Oftentimes, we get a better sense of adult humor (or similar concepts) from a piece of media at the second pass of consuming it after a while. Watching Lady Bird, directed by Greta Gerwig, at different times of my life is a great example of this kind of phenomenon.
My first time watching Lady Bird was closer to the time it premiered, and while I had just graduated from middle school, I wasn’t sure of what to make of the witty humor of the film. Now living through the entirety of high school (although there are slight differences in mine in comparison to Lady Bird), it sort of gave me the right to thoroughly enjoy the themes of the film.
While being a dramatic movie, the plot doesn’t dive in too high with stakes and you can really see that flourish of Lady Bird’s relationship with her mother. I feel like most teenagers in high school have had moments of wanting to be a part of that clique-y group. To be seen by ones who are well-liked is to want to be desired, whether that be for the wrong or right reason. Some of the scenes exceptionally expressed that raw tension between Lady Bird and Jenna, just to “fit in” and be desirable. Perhaps she was only with Kyle to feel validation and not because they actually felt affection for one another.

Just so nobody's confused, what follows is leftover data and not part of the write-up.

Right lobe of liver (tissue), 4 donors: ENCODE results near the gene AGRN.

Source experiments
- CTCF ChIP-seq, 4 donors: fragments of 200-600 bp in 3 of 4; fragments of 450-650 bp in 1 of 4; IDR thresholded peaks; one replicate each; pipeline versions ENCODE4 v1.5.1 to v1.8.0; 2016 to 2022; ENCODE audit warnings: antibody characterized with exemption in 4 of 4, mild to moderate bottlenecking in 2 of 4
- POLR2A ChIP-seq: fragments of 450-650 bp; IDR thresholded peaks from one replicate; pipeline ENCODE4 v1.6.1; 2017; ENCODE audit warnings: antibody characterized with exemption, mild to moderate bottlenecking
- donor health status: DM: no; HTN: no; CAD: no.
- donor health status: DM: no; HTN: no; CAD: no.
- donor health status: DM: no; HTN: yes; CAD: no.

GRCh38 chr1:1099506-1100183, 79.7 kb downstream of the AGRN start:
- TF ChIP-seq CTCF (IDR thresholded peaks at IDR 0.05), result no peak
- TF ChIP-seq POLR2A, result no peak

(SPOILERS?! in this paragraph) I found it very appealing how the director established more heartbreak when Lady Bird betrayed her best friend, Julie, for someone she barely established a pure connection with. It was less heartbreaking and cathartic when she found out her first boyfriend was gay and wasn’t romantically interested in her. Their relationship was more so surface level puppy love and not as passionate and emotional as Lady Bird’s and Julie’s.
Lady Bird is a fun watch and leaves out the need to deeply intellectualize or analyze to enjoy the themes expressed. An album that could encapsulate this film would be Lorde’s Pure Heroine as it does have that sense of living in suburbia whilst being young and naïve.